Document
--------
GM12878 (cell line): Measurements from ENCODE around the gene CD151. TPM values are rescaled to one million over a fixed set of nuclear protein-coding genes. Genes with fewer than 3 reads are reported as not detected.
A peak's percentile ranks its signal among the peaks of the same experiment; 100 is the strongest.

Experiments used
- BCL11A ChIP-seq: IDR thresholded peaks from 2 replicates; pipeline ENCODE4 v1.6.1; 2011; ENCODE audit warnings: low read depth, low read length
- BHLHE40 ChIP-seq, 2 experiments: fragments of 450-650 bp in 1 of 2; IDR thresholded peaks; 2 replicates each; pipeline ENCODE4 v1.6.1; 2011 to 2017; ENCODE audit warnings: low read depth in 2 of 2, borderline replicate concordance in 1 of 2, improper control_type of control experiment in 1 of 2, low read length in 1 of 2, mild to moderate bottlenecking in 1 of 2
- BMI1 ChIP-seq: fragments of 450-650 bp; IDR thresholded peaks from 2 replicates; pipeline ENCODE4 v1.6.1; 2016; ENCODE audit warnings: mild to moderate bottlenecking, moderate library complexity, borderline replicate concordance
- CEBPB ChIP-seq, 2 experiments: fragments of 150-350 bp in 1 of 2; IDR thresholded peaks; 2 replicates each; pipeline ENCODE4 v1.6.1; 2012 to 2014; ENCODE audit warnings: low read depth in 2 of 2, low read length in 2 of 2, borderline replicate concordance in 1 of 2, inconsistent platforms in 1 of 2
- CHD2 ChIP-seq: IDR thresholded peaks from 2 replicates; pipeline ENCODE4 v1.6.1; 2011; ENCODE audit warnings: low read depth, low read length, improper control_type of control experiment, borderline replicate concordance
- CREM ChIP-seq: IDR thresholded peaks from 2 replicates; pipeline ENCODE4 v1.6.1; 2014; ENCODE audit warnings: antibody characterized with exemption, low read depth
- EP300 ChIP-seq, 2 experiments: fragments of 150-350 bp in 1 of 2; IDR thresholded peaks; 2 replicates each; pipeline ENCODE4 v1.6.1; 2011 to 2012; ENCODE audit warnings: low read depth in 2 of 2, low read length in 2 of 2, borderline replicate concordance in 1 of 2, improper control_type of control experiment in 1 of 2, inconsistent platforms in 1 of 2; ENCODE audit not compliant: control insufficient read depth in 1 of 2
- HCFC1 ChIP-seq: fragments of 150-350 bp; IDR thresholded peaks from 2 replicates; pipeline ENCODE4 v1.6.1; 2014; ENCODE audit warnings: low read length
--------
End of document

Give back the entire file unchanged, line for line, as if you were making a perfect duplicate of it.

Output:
GM12878 (cell line): Measurements from ENCODE around the gene CD151. TPM values are rescaled to one million over a fixed set of nuclear protein-coding genes. Genes with fewer than 3 reads are reported as not detected.
A peak's percentile ranks its signal among the peaks of the same experiment; 100 is the strongest.

Experiments used
- BCL11A ChIP-seq: IDR thresholded peaks from 2 replicates; pipeline ENCODE4 v1.6.1; 2011; ENCODE audit warnings: low read depth, low read length
- BHLHE40 ChIP-seq, 2 experiments: fragments of 450-650 bp in 1 of 2; IDR thresholded peaks; 2 replicates each; pipeline ENCODE4 v1.6.1; 2011 to 2017; ENCODE audit warnings: low read depth in 2 of 2, borderline replicate concordance in 1 of 2, improper control_type of control experiment in 1 of 2, low read length in 1 of 2, mild to moderate bottlenecking in 1 of 2
- BMI1 ChIP-seq: fragments of 450-650 bp; IDR thresholded peaks from 2 replicates; pipeline ENCODE4 v1.6.1; 2016; ENCODE audit warnings: mild to moderate bottlenecking, moderate library complexity, borderline replicate concordance
- CEBPB ChIP-seq, 2 experiments: fragments of 150-350 bp in 1 of 2; IDR thresholded peaks; 2 replicates each; pipeline ENCODE4 v1.6.1; 2012 to 2014; ENCODE audit warnings: low read depth in 2 of 2, low read length in 2 of 2, borderline replicate concordance in 1 of 2, inconsistent platforms in 1 of 2
- CHD2 ChIP-seq: IDR thresholded peaks from 2 replicates; pipeline ENCODE4 v1.6.1; 2011; ENCODE audit warnings: low read depth, low read length, improper control_type of control experiment, borderline replicate concordance
- CREM ChIP-seq: IDR thresholded peaks from 2 replicates; pipeline ENCODE4 v1.6.1; 2014; ENCODE audit warnings: antibody characterized with exemption, low read depth
- EP300 ChIP-seq, 2 experiments: fragments of 150-350 bp in 1 of 2; IDR thresholded peaks; 2 replicates each; pipeline ENCODE4 v1.6.1; 2011 to 2012; ENCODE audit warnings: low read depth in 2 of 2, low read length in 2 of 2, borderline replicate concordance in 1 of 2, improper control_type of control experiment in 1 of 2, inconsistent platforms in 1 of 2; ENCODE audit not compliant: control insufficient read depth in 1 of 2
- HCFC1 ChIP-seq: fragments of 150-350 bp; IDR thresholded peaks from 2 replicates; pipeline ENCODE4 v1.6.1; 2014; ENCODE audit warnings: low read length